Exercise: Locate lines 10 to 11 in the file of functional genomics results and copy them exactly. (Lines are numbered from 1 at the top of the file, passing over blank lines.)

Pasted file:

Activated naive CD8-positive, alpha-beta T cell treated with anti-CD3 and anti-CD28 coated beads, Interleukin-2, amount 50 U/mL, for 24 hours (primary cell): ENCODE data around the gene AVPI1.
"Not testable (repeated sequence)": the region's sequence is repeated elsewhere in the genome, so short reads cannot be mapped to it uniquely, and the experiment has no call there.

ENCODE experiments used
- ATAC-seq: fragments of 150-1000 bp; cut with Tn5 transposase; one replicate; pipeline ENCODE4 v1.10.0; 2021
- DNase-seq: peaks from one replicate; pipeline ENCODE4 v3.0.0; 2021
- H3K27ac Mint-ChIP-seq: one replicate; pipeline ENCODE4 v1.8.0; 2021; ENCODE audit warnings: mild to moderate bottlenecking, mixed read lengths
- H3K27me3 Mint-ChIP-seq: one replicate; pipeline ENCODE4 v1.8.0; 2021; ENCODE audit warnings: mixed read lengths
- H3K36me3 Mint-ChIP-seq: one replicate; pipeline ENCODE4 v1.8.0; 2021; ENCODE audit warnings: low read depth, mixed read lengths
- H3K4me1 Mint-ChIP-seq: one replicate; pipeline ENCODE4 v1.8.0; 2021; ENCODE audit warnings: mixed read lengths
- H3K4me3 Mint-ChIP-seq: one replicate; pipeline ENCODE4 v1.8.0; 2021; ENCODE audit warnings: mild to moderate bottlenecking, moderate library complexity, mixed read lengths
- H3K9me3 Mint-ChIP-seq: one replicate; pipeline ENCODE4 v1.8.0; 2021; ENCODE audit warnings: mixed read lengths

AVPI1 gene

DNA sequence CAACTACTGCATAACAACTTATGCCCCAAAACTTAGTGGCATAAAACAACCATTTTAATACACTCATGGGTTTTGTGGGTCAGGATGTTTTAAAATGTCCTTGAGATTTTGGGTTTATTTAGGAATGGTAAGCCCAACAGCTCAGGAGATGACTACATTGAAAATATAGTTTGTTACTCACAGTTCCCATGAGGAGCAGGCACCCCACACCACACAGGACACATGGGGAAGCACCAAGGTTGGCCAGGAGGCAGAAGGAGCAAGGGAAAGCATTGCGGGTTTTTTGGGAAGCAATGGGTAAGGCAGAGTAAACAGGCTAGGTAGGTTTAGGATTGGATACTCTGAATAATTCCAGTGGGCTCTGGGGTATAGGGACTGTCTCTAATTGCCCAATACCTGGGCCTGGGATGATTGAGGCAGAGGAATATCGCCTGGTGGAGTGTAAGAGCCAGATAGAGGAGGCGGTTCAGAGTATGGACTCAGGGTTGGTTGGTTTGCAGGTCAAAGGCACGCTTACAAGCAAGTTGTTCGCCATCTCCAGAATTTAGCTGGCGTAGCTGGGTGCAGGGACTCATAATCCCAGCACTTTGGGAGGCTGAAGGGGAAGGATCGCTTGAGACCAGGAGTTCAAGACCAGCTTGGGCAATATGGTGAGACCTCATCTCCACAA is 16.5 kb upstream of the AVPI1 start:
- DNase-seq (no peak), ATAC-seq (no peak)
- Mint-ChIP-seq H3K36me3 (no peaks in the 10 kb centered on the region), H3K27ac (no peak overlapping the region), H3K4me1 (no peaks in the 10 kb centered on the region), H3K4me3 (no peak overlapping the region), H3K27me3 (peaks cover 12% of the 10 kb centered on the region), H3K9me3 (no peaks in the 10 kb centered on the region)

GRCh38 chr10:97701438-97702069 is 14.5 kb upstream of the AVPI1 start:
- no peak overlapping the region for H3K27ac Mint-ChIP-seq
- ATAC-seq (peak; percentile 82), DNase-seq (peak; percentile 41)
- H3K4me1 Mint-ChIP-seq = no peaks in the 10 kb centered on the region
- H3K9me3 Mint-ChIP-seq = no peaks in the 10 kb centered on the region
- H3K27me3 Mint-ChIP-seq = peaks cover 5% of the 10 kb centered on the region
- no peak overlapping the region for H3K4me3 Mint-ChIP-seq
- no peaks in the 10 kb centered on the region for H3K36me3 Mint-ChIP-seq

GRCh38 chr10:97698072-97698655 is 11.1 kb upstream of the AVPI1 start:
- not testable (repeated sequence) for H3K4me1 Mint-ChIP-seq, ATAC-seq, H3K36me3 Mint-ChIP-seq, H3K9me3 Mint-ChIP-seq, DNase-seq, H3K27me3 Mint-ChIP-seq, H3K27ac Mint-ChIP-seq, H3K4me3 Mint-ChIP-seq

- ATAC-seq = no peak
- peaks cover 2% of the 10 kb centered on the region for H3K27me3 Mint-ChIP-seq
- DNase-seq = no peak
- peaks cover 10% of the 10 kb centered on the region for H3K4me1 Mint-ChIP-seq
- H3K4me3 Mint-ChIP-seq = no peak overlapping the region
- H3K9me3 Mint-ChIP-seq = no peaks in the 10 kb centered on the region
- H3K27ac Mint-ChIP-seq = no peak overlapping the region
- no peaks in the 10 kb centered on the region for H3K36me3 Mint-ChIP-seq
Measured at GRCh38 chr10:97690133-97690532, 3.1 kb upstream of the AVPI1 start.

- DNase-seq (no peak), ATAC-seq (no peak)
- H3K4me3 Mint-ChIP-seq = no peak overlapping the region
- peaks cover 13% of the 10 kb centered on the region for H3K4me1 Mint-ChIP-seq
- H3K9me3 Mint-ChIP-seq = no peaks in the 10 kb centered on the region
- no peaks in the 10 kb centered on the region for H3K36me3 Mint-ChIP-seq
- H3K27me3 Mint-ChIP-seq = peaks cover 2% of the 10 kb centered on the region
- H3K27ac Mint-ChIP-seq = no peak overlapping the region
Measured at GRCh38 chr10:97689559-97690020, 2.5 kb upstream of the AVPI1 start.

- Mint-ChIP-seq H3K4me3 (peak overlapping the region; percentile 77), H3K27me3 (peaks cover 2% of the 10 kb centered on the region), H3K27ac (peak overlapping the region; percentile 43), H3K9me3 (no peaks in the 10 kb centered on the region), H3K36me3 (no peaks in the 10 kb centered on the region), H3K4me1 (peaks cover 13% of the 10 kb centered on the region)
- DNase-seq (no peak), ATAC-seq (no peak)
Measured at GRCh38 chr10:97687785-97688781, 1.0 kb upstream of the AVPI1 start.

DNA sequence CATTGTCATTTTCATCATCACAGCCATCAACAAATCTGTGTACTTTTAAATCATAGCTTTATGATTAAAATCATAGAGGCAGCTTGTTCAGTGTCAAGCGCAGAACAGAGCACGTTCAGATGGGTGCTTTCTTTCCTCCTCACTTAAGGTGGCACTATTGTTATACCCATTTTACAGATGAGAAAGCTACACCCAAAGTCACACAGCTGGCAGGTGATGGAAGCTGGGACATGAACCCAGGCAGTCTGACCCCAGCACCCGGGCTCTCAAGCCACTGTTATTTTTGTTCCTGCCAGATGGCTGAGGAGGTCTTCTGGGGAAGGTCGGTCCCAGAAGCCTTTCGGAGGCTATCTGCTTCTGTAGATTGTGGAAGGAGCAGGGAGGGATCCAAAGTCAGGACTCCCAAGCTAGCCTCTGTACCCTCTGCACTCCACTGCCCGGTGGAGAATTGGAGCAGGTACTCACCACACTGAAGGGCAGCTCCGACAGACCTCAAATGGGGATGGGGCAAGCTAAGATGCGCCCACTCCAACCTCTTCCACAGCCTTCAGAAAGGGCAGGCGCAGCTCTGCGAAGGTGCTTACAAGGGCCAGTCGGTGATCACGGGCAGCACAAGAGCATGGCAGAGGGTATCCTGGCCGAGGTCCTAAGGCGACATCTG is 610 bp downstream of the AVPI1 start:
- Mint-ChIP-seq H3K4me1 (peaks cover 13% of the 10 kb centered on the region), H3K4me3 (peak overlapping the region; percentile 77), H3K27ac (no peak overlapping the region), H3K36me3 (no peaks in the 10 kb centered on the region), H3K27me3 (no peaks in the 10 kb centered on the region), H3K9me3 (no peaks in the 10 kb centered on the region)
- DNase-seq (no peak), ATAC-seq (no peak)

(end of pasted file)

- H3K4me3 Mint-ChIP-seq: one replicate; pipeline ENCODE4 v1.8.0; 2021; ENCODE audit warnings: mild to moderate bottlenecking, moderate library complexity, mixed read lengths
- H3K9me3 Mint-ChIP-seq: one replicate; pipeline ENCODE4 v1.8.0; 2021; ENCODE audit warnings: mixed read lengths